DevOps: Add custom fields.

There are many available fields in DevOps, some of them are hidden but available for us to use in a few simple clicks. I stress in almost all articles that it all boils down to the process itself, so let’s explore some ideas on how to have custom fields in your project.

How to do it?

DevOps provides a clean UI that makes adding them super simple.

You need permissions to be able to do this kind of actions, so you should check with your DevOps admin if you can’t see the options.

Create new ones

When you create a new custom field, it becomes available in your instance. This is important because if you want to use it in another schema, you can and should. Consistency is key so use your custom fields the same way as all the others and re-use them as most as possible.

Here’s how to create a new field. First, select “Organization Settings” on the bottom corner of your app.

Then select “Process.”

Select the process that you’re using:

Then the type of “work item.”

Press “new field.”

Fill in the information.

In our case, let’s do a dropdown with numeric values to pick the priority in the triage.

Finally, add the values that you want in the “picklist.”

Here’s what it looks like for the complete items in the “Triage.”

Repeat the steps to add additional custom fields.

Use the existing

DevOps provides a lot of fields to start from. Please check the list before adding new ones so as not to duplicate work. Personally, I would not edit the fields, but you can. If they don’t fit 100% my needs, I will create a new one. This is because:

  1. People expect the fields to have certain information, for example, if they were used “as is” in another company. I think of these as “standards” defined by Microsoft, but again, you can change them if it makes sense for your organization.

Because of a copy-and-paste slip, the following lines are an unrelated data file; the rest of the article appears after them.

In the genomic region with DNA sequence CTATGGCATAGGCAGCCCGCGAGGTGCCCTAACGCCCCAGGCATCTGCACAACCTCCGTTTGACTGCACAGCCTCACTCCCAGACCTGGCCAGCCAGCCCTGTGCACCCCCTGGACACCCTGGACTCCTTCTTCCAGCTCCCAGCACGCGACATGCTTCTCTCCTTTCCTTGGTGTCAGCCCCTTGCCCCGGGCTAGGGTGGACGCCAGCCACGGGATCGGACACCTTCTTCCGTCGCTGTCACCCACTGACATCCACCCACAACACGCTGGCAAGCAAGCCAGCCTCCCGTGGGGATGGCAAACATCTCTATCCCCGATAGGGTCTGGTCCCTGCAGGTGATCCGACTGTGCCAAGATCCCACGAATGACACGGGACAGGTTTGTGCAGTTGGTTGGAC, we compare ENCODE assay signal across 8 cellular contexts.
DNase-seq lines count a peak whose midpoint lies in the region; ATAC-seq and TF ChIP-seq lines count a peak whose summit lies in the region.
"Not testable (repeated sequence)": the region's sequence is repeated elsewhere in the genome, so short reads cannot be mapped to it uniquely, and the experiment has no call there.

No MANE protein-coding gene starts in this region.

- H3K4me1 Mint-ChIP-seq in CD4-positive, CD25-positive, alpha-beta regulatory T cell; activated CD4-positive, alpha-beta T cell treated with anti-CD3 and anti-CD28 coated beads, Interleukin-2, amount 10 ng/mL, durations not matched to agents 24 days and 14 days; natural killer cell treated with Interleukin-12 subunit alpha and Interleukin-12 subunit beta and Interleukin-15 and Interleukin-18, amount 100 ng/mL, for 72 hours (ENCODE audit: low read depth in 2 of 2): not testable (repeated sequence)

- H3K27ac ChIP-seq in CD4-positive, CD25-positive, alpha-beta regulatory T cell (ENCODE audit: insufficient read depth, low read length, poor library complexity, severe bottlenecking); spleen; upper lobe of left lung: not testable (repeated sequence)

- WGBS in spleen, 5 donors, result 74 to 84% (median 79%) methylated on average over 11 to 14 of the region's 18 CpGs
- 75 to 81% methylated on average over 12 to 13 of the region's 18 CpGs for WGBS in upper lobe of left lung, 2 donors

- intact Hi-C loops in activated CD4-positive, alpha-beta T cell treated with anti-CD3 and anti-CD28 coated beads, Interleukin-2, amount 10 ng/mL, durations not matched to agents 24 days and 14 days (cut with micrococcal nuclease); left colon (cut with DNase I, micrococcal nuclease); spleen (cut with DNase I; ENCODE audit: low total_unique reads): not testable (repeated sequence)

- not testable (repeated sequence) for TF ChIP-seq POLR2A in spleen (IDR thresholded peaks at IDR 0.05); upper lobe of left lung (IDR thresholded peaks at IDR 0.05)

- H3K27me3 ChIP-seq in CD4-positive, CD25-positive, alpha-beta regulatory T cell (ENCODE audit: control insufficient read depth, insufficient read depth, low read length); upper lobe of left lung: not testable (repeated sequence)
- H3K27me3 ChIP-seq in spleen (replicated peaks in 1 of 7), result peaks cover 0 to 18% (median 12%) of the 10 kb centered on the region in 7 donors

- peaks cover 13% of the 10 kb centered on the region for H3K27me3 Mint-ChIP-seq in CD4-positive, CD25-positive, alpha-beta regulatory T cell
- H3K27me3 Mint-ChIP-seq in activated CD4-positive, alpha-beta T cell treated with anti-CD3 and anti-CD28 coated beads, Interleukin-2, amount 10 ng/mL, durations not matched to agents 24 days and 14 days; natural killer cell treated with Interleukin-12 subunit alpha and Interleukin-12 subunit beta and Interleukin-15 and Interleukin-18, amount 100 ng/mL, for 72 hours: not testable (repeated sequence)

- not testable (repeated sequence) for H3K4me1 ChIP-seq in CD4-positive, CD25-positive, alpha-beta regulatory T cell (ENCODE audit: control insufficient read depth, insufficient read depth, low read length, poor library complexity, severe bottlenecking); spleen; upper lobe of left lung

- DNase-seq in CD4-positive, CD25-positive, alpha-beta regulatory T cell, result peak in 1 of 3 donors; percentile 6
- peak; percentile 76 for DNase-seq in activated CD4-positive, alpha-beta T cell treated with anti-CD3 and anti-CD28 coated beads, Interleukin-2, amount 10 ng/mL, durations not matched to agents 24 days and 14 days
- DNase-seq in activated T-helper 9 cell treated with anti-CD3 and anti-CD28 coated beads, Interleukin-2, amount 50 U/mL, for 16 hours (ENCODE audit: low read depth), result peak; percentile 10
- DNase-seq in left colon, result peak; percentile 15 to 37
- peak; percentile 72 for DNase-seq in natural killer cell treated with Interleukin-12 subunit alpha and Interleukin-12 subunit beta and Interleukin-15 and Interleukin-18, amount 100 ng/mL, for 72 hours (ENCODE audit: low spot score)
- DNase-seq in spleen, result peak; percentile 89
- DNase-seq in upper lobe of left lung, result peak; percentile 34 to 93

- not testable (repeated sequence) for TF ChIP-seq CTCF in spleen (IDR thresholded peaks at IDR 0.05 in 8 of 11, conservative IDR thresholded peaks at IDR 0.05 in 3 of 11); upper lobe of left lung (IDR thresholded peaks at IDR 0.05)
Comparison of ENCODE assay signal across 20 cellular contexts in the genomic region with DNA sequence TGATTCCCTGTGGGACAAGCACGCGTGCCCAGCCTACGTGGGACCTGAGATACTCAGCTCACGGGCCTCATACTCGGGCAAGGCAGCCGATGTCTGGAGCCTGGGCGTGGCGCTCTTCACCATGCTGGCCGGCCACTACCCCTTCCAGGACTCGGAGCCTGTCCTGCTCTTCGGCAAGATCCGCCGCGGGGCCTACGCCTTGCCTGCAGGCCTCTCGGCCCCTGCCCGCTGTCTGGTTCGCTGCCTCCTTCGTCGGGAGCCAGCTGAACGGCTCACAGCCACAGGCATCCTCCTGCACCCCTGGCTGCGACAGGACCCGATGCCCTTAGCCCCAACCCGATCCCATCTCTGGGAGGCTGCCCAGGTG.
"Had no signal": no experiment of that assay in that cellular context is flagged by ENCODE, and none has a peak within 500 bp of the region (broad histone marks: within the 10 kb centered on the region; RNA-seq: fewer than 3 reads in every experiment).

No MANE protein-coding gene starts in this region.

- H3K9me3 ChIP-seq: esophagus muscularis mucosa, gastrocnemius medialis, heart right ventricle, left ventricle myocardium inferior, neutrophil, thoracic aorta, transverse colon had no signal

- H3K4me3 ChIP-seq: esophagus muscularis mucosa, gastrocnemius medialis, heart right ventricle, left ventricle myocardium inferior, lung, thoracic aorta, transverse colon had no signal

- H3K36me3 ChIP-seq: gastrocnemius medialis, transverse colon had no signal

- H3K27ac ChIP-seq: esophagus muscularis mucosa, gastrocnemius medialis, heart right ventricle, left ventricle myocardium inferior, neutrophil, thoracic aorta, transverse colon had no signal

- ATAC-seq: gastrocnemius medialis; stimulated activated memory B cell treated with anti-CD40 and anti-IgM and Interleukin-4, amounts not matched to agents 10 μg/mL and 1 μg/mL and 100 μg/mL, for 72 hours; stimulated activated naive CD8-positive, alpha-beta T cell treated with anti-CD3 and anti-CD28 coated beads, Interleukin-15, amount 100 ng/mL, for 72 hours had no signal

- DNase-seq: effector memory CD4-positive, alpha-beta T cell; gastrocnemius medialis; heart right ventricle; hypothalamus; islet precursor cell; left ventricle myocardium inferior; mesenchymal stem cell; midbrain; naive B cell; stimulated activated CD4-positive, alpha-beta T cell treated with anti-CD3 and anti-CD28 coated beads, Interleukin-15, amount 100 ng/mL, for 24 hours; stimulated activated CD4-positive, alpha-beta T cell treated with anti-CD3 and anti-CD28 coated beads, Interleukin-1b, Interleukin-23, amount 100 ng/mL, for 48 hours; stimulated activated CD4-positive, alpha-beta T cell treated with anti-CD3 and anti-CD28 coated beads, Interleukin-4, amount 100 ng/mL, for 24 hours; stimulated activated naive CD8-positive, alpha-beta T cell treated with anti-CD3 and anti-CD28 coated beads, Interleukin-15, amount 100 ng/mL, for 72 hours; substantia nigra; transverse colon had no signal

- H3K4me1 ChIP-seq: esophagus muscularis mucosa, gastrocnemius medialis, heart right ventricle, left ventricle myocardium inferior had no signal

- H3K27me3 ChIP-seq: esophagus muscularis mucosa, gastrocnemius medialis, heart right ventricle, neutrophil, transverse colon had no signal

2. Migrations become harder. If you need to migrate the tickets to another instance, you need to apply the custom changes to the default fields. This makes things tricky if you don’t make all the changes or make a mistake. By having separate fields, you’re sure that the “default” ones are consistent between instances.
  3. Suppose you want to perform queries between projects. If you change a custom field for only one project, then you can’t use that field to aggregate information from all projects. Unless, of course, you do the same change in all projects or use the same schema for all of them. But this increases the chances of issues.

Here’s how to use existing fields. First, select “Organization Settings” on the bottom corner of your app.

Then select “Process.”

Select the process that you’re using:

Then the type of “work item.”

Select from the list the field you want to use:

As you can see in the list, you have already listed the custom fields that you created before.

Why do I need custom values?

The reason is simple. There’s a field (or multiple) that you can’t find on DevOps that you need to fit the team’s strategy. Like we’ve seen before, there are many available fields, but let’s look at some examples of how to use them.